Hapag-Lloyd was first carrier to announce the westbound May rate increases even as April 1 GRIs struggle to lift a market weighed down by overcapacity and weak demand.
Effective May 8, the German carrier aims to raise rates on the Asia-North Europe and Asia-Mediterranean trades by $525 per 20-foot container and $1,050 per 40-foot container.
“The market outlook remains quite glum,” was SeaIntel’s take in its weekend report. “Carriers generally managed to pull 2013 results above those of 2012, but overcapacity, freight rate volatility and service disruptions will remain the driving forces of 2014,” the market intelligence company said.
Another 30 container ships of between 13,300 and 19,000 TEUs will be delivered this year as carriers try to reduce unit costs on the Asia-Europe trade. While GRIs achieving 75 percent of the intended increase are regarded as acceptable by the carriers, industry observers say even that will be difficult to sustain with the glut of surplus capacity coming online.
“At the moment the rates appear to be sticking a bit above the 75 percent level, but there is a lot of pessimism about because of the capacity,” an Asia-Europe trade market researcher told the JOC.
In a recent report, Drewry said the industry down cycle was being exacerbated by the constant delivery of new ships, and cascading was hurting the balance of other trade lanes. The report said a worsening supply-demand imbalance, combined with the appetite to protect market share, represented a toxic mix for profitability.
The Shanghai Container Freight Index (SCFI) has reported the average freight rate from 2012 to 2013 declined from $1,248 to $1,081 per 20-foot container. While the rates have improved on Asia-North Europe in the last couple of weeks, this is expected to be short-lived, the market researcher said.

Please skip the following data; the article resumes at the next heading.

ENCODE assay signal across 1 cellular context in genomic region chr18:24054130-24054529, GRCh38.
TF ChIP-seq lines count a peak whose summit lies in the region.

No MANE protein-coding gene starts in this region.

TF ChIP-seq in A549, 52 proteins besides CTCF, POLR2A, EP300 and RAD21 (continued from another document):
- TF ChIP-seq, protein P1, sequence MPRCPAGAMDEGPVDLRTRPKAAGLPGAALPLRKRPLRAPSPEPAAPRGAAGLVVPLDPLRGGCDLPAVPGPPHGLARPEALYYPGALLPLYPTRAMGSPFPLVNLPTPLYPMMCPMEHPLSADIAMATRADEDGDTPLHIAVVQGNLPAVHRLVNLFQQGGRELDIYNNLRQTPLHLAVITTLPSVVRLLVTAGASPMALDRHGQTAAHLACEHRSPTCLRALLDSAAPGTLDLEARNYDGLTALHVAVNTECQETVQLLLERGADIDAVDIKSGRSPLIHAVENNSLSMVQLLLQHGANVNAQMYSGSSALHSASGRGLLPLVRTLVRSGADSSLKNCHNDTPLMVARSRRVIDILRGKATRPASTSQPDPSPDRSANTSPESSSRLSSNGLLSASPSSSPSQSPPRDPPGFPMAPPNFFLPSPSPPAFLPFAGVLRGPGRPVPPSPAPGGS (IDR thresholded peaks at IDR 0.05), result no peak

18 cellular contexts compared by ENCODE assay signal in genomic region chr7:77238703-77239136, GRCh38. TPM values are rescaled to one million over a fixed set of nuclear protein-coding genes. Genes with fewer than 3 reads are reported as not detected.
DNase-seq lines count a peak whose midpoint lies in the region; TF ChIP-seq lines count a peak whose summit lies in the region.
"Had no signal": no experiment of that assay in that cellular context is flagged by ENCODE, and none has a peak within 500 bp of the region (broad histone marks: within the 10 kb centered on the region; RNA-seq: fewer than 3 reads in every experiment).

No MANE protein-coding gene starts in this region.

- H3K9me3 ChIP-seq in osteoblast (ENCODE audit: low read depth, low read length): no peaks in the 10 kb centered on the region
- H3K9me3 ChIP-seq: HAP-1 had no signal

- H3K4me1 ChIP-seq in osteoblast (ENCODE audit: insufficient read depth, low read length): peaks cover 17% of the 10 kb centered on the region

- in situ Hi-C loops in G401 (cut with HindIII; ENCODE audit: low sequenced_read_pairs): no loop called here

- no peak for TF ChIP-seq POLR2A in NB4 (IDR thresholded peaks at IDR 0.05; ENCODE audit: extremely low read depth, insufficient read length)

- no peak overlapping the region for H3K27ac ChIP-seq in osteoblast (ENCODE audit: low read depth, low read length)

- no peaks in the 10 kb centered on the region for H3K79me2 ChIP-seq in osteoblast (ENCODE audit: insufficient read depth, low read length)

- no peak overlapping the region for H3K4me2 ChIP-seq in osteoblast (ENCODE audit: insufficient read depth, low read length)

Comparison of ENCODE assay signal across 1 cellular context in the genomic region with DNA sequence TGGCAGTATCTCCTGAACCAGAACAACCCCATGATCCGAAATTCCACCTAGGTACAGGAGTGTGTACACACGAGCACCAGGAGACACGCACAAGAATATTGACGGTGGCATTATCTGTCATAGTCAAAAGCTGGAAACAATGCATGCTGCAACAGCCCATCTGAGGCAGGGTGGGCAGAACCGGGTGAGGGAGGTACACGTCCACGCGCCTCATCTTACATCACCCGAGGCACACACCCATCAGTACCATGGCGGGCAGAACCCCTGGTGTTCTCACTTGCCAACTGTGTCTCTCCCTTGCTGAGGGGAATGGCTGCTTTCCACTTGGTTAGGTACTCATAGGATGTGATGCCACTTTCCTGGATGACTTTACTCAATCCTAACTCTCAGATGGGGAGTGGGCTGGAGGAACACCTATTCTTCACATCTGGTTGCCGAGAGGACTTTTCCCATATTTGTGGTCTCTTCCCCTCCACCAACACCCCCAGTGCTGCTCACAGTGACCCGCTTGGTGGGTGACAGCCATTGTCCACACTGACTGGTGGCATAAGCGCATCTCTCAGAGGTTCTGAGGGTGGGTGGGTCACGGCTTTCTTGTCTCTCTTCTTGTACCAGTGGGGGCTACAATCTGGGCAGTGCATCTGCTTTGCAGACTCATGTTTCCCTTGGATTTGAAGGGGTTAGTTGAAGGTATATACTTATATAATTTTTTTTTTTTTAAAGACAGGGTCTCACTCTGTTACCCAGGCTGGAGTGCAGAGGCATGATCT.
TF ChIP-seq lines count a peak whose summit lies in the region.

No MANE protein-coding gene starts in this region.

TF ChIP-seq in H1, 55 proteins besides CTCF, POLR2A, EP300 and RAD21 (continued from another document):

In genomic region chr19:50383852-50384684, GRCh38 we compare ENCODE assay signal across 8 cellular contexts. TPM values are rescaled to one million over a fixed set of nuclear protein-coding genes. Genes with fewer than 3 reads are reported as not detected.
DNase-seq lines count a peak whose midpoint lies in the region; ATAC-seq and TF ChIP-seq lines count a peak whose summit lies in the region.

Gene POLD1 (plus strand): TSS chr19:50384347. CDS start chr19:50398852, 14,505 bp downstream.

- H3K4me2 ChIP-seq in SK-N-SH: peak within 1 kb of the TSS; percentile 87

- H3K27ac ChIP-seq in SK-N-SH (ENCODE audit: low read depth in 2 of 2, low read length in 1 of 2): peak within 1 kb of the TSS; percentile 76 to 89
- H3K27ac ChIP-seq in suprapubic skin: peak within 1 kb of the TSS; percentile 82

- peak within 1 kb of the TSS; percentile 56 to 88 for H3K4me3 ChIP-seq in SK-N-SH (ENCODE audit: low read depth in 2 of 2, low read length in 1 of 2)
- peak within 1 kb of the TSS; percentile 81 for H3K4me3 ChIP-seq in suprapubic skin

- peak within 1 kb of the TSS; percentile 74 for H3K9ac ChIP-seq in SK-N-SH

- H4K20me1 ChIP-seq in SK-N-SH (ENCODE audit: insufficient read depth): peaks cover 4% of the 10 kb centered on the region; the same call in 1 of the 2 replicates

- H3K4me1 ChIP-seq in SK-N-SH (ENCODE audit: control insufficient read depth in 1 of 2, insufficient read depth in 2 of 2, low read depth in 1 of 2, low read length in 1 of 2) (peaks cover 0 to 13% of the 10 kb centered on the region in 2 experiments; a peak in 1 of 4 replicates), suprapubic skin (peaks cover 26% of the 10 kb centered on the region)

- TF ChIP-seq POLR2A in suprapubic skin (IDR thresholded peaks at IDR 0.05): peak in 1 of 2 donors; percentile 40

Full-year results reporting season for the container lines is now over, and the red-stained balance sheets show an industry struggling to improve profitability. Thirteen of the Top 20 carriers made losses last year, according to SeaIntel.
When broken down into P&L per 20-foot container, the numbers are uninspiring. In 2013, CSAV lost $195 per transported container and Zim lost $151 per transported box. Even the carriers that managed to transport boxes at a profit barely made it into positive territory, with “K” Line earning $9 per container and OOCL $11. The top scorer in 2013 was Maersk Line, with earnings of $89 per transported 20-foot container.
However, not everyone is gloomy. Citi transport analyst Michael Beer said in a report that the U.S. economy was slowly improving and Asia was coming back, which is “reason to be optimistic.”
“With demand growth in question and pricing power under pressure through at least 1H14, we believe many operators will need to focus on capacity management and utilization rather than growth for the sake of growth this year,” Beer said.
“We are already seeing encouraging signs and believe that profitability may trump market share for the first time in a very long while. That said, orderbooks remain healthy and delivery/completion schedules may be somewhat fixed, leading to weakened utilization levels this year.”
China’s exports have shown some growth, and Citi found the U.S. housing market was picking up steam, lending further support to the demand for goods from Asia, and particularly South China, where furniture is among the largest volume drivers.